FOHW also asked the county to suspend all further actions towards demolition. Despite repeated followup inquiries, FOHW has received no response. The ruts in the lawn and the downed gate may be a sign that the county has instead been spending money to move forward with its plans.

FOHW is seeking a positive solution for all the supporters of Veblen House and Herrontown Woods, for the community and for the county, which could save considerable money that would otherwise be spent on demolition of these unique historic structures.

Saturday, March 4, 2017

"Remembrance Day" Performance

One year ago, June Ballinger debuted her solo performance "Remembrance Day", about her mother's work in WWII England at Bletchley Park, where mathematician Alan Turing was leading the effort to decode the Nazi Enigma machine. Over the past year, June has worked with director Janice Goldberg to develop the one woman show further, including research on the math involved with code breaking.

Alas, I have been distracted and have not posted about her performance tonight, March 4 at 7:30 at Passage Theatre of the new version, which I hear is excellent. If you haven't checked out Passage Theatre, it's a gem, with some of the finest theater productions in the area.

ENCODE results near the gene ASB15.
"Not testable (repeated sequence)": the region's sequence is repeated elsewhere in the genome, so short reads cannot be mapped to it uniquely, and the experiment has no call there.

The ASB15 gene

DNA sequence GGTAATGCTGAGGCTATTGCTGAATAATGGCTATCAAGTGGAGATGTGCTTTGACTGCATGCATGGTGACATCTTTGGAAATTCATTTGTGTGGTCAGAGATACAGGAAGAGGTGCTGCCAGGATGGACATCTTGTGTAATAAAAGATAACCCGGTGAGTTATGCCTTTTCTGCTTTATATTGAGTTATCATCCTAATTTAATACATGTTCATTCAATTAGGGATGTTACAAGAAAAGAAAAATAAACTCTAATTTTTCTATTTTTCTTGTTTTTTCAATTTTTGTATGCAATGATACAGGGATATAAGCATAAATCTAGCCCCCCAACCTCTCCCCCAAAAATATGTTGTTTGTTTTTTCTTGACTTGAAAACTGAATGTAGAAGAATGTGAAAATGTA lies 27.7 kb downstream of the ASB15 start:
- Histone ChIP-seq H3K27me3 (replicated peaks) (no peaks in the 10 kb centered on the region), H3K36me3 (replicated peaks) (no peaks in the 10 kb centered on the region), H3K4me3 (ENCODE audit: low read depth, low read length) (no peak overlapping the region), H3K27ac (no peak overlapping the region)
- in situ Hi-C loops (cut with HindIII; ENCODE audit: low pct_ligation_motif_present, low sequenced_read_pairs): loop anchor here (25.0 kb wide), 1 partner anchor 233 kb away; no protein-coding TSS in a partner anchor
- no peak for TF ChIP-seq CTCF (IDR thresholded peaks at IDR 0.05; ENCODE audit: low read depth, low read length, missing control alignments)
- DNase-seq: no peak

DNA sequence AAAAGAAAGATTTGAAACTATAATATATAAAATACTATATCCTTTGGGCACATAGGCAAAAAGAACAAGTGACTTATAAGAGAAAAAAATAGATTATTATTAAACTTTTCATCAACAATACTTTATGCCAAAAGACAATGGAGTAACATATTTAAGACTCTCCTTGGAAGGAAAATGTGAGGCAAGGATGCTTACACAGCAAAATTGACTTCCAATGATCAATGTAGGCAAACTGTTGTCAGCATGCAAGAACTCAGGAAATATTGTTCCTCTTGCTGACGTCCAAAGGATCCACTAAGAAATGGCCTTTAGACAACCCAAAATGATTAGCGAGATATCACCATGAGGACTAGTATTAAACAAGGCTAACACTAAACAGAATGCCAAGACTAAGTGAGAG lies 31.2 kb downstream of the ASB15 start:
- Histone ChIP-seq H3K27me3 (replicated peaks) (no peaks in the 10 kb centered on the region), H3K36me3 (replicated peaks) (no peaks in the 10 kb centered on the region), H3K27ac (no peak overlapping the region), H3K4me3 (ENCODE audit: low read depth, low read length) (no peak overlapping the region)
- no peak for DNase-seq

The critical role women played in WWII mathematics and computer development is a recurring theme on this website, including an update at this post about women in my home town in Wisconsin who, according to Nobel Prize winner Chandrasekhar, calculated "immensely difficult mathematical equations entirely by long hand".

June tells me her mother "thought math was great fun ... she loved it." "There is a basic formula my mother and all folks working in the Newmanry had to understand: The formula for the Fish machine."

Wikipedia describes the Newmanry thus:
"The Newmanry was a section at Bletchley Park, the British codebreaking station during World War II. Its job was to develop and employ machine methods in Cryptanalysis of the Lorenz cipher. The Newmanry was named after its founder and head, Max Newman. It was responsible for the various Robinson machines and the ten Colossus computers."